change-management
Change Management is the very necessary process that your company uses to ensure growth without chaos. With Salesforce, change could result from any number of things, such as: organizational changes, business process changes, adding or removing processes, modeling modifications, new Salesforce releases, introduction of new custom applications, or integrations. Whatever causes the need for change, the change must be managed through the process of change management. Your Salesforce Administrators need to identify, prioritize, assign, execute, and communicate change to your employees to ensure orderly success.

Managing change in an on-demand environment is similar to a traditional IT client-server environment. However, there are some important differences to point out with respect to change management that Salesforce Administrators should be aware of. You must understand the key concepts and best practices around managing change within Salesforce in order to effectively and efficiently manage your organization’s application.

Defining a Change Management Program

A well defined change management program is about continuous improvement. Start with a well-defined vision and strategy that identify the overall goals that you are trying to achieve. After establishing your vision and strategy, you must continually initiate and plan various projects that support your program. The Salesforce application does some of this for you with feature releases; however, it’s important that you continually collaborate with your end users and executives to capitalize on opportunities to build new applications or customize functionality that improve the user experience and help drive adoption. Next, you must operationalize the key functional components and continually validate your results and correct the course if and when necessary. The main points for a successful change management program are:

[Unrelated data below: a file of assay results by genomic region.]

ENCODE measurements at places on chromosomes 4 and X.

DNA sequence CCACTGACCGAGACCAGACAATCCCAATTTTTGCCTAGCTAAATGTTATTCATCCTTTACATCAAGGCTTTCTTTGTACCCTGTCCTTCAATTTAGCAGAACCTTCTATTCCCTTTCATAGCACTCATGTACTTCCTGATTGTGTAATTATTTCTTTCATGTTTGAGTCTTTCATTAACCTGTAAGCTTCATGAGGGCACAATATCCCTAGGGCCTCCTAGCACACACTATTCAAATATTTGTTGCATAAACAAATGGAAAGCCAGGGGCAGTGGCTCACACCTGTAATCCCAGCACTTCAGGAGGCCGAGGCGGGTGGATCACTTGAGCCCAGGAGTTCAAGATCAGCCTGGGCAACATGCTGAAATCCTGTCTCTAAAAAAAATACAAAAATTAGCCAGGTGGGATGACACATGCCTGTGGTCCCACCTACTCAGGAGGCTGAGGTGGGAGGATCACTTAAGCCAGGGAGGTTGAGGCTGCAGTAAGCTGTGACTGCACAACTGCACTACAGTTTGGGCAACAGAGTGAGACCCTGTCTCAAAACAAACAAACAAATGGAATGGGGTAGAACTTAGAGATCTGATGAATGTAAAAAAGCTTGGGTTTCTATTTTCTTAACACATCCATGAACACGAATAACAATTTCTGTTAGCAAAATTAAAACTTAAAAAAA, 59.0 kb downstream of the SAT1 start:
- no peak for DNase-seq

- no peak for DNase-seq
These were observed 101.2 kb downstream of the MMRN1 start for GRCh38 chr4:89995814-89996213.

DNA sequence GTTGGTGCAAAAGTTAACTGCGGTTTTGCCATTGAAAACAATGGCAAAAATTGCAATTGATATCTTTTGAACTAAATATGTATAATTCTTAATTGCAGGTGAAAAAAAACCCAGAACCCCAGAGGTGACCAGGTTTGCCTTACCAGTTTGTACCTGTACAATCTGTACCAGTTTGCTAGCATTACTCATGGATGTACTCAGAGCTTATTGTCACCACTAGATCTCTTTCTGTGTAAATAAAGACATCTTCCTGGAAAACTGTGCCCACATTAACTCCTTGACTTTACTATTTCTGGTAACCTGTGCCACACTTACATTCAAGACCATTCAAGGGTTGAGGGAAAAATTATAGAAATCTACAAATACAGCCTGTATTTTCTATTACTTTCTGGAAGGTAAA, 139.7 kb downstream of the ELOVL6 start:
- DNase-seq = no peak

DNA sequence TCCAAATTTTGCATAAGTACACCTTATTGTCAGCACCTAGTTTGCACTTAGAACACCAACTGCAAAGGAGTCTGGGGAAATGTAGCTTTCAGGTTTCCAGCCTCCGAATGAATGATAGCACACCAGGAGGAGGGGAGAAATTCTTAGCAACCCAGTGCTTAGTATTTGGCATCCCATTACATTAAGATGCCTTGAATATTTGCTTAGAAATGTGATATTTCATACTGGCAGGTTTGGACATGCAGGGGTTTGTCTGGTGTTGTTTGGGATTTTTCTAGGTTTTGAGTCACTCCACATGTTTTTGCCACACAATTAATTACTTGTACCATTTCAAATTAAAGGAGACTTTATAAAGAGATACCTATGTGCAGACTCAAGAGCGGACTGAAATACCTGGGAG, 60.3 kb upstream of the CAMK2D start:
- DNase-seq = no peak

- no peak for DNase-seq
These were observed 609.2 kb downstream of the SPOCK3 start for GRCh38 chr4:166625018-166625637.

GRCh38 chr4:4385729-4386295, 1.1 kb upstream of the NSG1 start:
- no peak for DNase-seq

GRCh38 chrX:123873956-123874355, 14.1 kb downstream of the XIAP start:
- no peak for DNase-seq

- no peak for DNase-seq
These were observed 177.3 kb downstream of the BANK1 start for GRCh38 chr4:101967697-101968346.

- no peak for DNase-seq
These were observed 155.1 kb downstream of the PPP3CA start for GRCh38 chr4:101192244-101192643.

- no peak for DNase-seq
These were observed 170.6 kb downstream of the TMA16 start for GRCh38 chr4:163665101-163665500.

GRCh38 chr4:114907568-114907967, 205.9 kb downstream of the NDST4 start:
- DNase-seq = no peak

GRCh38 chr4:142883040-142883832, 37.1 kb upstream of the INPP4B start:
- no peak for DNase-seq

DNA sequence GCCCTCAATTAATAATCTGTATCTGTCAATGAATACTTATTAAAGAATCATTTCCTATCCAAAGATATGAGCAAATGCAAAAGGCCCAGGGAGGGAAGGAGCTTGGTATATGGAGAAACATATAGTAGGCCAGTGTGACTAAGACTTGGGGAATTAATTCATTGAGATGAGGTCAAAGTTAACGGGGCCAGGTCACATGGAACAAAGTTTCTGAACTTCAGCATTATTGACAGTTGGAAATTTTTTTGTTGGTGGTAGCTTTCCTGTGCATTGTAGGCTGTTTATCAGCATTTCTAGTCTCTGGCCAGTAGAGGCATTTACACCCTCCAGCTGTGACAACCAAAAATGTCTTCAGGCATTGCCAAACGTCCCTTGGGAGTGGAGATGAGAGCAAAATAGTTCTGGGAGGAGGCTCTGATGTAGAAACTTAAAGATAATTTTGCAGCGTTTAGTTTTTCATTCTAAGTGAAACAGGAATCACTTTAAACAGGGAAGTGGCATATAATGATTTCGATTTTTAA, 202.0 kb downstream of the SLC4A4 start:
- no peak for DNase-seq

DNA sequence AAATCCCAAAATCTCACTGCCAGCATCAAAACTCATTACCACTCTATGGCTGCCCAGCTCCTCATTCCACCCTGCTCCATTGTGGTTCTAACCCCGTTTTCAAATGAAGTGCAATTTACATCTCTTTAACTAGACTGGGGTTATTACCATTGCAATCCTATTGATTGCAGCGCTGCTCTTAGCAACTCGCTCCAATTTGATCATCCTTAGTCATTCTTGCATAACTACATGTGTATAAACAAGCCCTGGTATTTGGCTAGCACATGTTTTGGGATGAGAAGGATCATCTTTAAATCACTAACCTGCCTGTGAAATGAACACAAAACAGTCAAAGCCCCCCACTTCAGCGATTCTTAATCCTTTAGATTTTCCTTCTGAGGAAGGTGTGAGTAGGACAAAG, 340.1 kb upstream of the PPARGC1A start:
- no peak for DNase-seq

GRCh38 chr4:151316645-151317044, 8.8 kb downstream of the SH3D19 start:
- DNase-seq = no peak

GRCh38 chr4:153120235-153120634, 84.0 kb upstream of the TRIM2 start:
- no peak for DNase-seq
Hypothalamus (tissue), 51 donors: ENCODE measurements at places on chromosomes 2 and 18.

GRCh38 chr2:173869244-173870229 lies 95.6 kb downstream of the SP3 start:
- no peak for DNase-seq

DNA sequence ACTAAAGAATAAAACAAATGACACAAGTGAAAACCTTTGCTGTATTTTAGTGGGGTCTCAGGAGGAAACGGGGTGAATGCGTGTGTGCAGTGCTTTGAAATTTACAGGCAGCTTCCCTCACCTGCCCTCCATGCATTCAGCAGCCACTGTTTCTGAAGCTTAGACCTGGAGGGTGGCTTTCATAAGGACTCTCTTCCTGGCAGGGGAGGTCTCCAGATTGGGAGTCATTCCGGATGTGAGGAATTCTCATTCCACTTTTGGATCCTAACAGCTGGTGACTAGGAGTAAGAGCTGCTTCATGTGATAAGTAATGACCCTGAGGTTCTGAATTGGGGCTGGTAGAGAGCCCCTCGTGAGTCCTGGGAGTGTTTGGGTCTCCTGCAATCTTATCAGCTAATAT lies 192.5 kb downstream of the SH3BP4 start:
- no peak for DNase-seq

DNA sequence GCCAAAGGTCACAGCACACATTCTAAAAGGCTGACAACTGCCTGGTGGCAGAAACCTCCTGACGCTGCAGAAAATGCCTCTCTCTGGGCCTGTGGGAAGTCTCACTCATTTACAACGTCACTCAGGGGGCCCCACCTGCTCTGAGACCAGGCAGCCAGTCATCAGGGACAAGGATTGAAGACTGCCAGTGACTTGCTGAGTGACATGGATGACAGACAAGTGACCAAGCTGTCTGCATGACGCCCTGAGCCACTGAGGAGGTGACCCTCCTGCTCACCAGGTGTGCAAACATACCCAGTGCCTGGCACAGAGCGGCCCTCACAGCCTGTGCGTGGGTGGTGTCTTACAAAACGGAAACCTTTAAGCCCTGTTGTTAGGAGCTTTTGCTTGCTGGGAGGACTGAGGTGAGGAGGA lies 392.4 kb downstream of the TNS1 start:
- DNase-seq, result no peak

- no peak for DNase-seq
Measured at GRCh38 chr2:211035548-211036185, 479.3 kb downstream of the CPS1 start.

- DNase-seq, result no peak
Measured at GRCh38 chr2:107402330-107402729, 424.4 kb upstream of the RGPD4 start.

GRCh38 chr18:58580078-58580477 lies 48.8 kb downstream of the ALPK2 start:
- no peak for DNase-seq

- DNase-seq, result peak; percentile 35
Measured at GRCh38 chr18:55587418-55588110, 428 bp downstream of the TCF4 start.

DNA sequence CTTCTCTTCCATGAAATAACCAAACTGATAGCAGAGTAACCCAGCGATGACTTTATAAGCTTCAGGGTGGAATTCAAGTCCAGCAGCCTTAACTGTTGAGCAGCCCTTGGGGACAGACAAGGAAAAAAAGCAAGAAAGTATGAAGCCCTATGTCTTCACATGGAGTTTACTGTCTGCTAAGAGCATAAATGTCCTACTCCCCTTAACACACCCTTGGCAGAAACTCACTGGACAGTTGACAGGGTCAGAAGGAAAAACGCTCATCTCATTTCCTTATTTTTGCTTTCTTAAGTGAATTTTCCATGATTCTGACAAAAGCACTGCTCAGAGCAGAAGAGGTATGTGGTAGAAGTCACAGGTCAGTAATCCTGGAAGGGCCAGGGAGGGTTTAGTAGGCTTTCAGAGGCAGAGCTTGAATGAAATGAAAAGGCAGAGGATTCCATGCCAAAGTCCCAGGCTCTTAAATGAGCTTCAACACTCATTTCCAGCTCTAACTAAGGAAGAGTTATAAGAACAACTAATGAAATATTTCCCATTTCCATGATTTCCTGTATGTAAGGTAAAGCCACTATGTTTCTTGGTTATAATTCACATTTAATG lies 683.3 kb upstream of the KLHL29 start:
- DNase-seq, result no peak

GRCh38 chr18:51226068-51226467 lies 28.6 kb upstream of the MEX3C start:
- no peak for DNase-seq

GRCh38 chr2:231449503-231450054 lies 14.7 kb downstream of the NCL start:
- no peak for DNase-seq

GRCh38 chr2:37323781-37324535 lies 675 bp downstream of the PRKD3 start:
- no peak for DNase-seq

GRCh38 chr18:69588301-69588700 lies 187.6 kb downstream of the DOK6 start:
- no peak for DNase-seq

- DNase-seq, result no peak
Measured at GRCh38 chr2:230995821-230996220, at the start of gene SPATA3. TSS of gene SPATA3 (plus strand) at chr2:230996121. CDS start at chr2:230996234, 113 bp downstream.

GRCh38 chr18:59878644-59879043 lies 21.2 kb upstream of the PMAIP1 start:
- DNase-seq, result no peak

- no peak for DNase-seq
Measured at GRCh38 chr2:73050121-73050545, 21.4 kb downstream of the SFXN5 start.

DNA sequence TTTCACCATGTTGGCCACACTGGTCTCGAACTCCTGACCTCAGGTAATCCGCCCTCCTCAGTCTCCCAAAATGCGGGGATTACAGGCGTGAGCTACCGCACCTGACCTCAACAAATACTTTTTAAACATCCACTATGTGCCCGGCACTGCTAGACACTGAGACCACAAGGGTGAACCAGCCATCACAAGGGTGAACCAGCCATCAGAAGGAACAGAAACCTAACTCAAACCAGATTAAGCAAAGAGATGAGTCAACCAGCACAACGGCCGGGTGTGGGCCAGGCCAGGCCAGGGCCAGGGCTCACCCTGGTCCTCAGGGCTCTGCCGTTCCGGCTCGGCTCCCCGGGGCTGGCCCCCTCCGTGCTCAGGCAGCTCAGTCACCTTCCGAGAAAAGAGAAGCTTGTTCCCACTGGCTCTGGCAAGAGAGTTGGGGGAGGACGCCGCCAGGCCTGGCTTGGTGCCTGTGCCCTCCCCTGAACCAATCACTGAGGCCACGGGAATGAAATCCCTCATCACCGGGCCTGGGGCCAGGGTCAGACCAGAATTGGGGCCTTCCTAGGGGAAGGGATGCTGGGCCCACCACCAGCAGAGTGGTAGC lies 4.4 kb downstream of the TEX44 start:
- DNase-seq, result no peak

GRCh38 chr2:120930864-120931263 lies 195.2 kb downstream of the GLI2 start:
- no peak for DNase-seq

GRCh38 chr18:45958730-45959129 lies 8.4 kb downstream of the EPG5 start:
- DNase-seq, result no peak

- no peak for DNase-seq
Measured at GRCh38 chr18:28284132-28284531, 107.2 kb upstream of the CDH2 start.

1. Vision & Strategy – Establish a change management program that defines a strategy to achieve objectives to ensure progress.
  2. Initiate & Plan – Identify key Salesforce capabilities required to tie capabilities to the change management program objectives and develop a roadmap to implement changes.
  3. Operationalize – Build, configure and deploy applications using the on-demand release management approach and drive adoption of new features and customizations.
  4. Validate – Continually monitor performance metrics, audit your data and use these results to drive behavior or process change within the organization where appropriate.

Implementing Change Management